Spurs notebook: Splitter’s lessons crafted on court

NEW ORLEANS — A student of the NBA game long before he ever played in one, Spurs center Tiago Splitter spent many a night in Spain watching whatever film from America he could get his hands on.

It’s a practice he continued last season after coming over from the Spanish League.

Finally a fixture in coach Gregg Popovich’s rotation in his second NBA season, Splitter is learning something that he long suspected about the American game: Playing it is more beneficial than watching it.

“You learn more when you play,” said Splitter, the 27-year-old Brazilian who appeared in just 60 games as a rookie. “You learn from what you see every day and get a feel for the game.”

A trip around the league has made Splitter more comfortable and confident on the court, particularly in the low block. He is learning how certain defenders — such as Houston’s Luis Scola and Jordan Hill on Saturday — want to attack him, and, as importantly, how to counterattack.

With Tim Duncan out of the lineup for a 105-102 loss to the Rockets, Splitter exploded for a career-high 25 points off the bench, going 11 of 13 from the floor.

Heading into tonight’s game at New Orleans, Splitter is averaging 8.6 points and five rebounds — up from 4.6 points and 3.4 boards as a rookie. He has already logged seven double-digit scoring nights, after posting nine all of last season.

“He basically didn’t play last year, so it’s all new to him,” Popovich said. “He’s a student. He watches film, he understands players. He’s a quick learner.”

No pressure: Duncan earned his first day off of the season Saturday against the Rockets, benched by Popovich for rest reasons. The Hornets are unlikely to be as lucky tonight.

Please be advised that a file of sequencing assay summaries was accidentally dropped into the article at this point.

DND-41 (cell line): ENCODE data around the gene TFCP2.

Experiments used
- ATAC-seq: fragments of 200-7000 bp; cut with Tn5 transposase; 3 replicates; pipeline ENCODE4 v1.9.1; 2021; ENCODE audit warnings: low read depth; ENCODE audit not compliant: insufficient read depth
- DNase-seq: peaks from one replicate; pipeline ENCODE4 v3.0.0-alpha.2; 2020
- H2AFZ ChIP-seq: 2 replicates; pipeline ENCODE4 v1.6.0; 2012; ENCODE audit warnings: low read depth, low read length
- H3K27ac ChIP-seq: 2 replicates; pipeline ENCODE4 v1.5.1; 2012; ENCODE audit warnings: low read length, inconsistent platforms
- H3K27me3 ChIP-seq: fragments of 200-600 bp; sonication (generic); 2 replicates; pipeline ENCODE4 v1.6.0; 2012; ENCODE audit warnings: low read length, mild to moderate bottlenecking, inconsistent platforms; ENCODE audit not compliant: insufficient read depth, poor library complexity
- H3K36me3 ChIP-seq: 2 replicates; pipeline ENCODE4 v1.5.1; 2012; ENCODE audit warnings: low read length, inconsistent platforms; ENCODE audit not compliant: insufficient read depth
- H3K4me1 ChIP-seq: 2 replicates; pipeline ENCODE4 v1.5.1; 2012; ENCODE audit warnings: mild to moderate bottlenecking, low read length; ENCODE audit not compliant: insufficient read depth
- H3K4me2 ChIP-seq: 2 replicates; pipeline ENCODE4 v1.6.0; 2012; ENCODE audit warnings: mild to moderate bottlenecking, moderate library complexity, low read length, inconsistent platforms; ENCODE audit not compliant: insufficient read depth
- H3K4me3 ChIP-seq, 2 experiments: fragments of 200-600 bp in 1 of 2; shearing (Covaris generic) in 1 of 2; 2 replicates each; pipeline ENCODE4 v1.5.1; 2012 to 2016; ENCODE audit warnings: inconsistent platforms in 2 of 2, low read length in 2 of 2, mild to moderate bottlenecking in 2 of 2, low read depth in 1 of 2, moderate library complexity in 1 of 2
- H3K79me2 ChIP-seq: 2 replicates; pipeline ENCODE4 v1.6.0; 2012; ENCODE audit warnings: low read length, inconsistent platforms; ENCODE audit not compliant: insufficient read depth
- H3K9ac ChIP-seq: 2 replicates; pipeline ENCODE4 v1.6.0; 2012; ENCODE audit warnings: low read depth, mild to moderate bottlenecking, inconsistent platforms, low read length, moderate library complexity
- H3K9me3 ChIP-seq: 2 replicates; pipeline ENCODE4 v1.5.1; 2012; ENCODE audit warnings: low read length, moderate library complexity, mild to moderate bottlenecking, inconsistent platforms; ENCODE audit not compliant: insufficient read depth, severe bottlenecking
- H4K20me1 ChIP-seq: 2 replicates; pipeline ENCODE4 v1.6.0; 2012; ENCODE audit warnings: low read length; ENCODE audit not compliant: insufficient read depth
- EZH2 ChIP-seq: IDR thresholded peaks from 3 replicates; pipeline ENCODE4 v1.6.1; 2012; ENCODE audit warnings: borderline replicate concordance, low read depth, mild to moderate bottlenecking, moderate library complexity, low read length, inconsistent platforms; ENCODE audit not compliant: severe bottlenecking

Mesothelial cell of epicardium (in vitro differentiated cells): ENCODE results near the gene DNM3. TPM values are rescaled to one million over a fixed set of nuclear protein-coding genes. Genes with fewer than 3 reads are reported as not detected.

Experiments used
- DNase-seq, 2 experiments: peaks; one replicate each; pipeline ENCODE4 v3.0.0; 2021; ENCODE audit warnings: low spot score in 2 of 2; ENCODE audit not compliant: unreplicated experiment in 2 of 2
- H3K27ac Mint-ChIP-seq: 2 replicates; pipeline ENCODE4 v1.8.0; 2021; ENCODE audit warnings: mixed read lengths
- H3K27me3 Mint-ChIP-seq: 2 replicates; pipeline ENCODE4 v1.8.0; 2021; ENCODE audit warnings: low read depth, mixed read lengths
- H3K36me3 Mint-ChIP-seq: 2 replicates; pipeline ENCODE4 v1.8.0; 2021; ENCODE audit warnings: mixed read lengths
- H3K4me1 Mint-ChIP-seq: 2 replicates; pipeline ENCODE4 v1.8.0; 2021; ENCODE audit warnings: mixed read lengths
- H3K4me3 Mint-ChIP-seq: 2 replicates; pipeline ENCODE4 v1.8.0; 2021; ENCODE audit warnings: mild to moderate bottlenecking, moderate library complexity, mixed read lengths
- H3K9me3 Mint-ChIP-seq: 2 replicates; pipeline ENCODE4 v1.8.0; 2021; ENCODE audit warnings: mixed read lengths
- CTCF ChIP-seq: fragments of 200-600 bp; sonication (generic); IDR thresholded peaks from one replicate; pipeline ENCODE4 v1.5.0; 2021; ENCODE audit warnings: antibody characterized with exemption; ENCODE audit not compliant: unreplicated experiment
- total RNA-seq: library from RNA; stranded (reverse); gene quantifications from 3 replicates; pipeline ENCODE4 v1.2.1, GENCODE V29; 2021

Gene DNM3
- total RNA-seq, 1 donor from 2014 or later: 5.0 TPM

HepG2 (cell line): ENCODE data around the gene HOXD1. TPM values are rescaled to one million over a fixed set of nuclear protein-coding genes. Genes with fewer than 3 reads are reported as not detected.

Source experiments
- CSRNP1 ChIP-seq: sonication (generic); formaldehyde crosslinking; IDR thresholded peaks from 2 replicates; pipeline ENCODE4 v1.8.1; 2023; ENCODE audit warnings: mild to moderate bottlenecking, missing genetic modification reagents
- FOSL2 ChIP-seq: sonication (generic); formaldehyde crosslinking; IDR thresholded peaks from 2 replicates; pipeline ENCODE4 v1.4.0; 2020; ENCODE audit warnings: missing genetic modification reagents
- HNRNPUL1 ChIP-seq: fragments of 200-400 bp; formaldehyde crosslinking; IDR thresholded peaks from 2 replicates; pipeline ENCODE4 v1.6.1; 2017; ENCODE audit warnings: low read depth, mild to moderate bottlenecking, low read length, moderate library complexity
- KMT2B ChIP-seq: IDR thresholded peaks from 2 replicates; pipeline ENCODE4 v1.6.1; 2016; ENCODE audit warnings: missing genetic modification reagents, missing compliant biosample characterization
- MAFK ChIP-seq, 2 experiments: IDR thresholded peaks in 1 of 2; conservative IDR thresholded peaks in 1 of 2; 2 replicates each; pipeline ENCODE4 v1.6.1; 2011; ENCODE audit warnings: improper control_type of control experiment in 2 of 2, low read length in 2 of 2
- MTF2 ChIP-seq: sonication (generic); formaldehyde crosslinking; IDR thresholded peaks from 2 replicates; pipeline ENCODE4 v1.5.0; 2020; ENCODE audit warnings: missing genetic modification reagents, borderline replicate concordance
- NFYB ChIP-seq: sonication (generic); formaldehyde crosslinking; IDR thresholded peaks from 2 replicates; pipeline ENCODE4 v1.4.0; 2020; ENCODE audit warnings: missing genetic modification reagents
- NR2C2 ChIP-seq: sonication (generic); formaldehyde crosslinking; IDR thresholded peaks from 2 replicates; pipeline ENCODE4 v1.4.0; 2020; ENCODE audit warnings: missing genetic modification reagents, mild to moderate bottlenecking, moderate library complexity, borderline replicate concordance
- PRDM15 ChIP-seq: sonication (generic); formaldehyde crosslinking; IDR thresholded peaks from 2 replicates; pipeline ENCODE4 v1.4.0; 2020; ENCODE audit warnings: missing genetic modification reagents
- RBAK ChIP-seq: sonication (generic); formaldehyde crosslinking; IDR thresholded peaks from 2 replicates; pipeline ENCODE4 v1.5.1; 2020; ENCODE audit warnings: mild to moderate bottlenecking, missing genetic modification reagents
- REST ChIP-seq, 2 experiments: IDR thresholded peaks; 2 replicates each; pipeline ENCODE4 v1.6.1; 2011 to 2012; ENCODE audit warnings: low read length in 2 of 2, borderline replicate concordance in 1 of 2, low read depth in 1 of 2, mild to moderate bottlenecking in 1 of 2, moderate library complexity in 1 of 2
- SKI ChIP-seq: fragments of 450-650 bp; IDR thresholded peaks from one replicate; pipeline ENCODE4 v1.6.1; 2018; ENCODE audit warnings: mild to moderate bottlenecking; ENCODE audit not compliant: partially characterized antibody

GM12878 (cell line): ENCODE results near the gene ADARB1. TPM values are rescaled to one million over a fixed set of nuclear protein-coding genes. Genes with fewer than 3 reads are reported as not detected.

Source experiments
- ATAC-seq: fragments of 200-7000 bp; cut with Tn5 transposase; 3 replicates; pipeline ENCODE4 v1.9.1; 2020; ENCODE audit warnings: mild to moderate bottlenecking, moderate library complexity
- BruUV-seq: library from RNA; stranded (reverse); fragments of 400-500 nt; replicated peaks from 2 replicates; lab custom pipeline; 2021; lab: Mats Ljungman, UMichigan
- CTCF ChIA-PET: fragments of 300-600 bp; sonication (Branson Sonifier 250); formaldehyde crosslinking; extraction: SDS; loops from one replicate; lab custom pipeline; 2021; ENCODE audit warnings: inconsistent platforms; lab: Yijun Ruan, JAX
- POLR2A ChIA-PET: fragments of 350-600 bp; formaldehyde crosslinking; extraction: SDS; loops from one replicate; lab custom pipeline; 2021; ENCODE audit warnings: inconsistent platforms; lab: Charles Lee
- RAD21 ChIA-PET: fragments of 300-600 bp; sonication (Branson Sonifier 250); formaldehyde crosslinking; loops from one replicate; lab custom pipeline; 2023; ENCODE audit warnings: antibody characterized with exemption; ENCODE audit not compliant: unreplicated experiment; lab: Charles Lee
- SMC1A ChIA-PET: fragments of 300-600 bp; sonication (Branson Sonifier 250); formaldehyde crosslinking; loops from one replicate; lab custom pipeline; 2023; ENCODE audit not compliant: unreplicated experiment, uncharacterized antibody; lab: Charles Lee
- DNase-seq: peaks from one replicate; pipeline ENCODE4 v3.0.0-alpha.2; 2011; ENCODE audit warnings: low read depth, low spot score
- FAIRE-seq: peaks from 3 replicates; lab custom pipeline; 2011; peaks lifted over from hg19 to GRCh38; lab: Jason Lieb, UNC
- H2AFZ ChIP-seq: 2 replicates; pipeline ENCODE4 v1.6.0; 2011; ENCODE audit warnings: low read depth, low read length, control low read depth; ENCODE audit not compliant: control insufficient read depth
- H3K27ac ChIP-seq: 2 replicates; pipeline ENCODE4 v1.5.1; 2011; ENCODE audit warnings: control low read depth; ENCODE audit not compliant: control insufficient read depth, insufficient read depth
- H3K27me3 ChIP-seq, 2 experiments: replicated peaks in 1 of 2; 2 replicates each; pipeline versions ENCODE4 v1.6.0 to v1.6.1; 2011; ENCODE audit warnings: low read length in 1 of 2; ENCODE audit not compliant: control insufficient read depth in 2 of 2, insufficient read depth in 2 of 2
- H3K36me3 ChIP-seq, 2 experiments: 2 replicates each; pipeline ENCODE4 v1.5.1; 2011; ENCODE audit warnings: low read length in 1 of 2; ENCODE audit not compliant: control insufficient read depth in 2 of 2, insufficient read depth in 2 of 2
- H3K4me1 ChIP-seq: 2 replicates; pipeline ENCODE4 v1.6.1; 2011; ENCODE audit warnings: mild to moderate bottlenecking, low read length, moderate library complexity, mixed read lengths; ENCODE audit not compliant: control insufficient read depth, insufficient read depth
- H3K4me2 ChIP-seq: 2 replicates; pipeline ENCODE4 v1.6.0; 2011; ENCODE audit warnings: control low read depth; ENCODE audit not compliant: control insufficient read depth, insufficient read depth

Looking to avoid their first three-game losing streak of the season, Spurs players disputed the notion that the loss to the Rockets created added pressure to beat the 3-13 Hornets once Duncan returns.

“We’ve got 49 games left,” said Matt Bonner, who started in Duncan’s spot at power forward. “Every night we come in trying to win. I wouldn’t say we’re putting any extra pressure on ourselves because we lost one game.”

Rest for the weary: In light of Duncan’s DNP, Popovich admitted the lockout-compressed schedule, with few natural breaks built in, has made resting players a difficult chore.

“It’s more difficult to manage than usual,” Popovich said. “You have to constantly filter in how many minutes your players are playing, how many games you just played, and when’s the last time you had a day off.”

The Spurs have not had more than one day off between games this season, and won’t until the middle of next month’s rodeo trip, when they go Feb. 9 and 10 without a game.

“It’s a little easier with the regular (82-game) schedule,” Popovich said. “You get some breaks here and there, and it kind of takes care of itself to a large degree. This year, you don’t have any of those respites that help you manage.”


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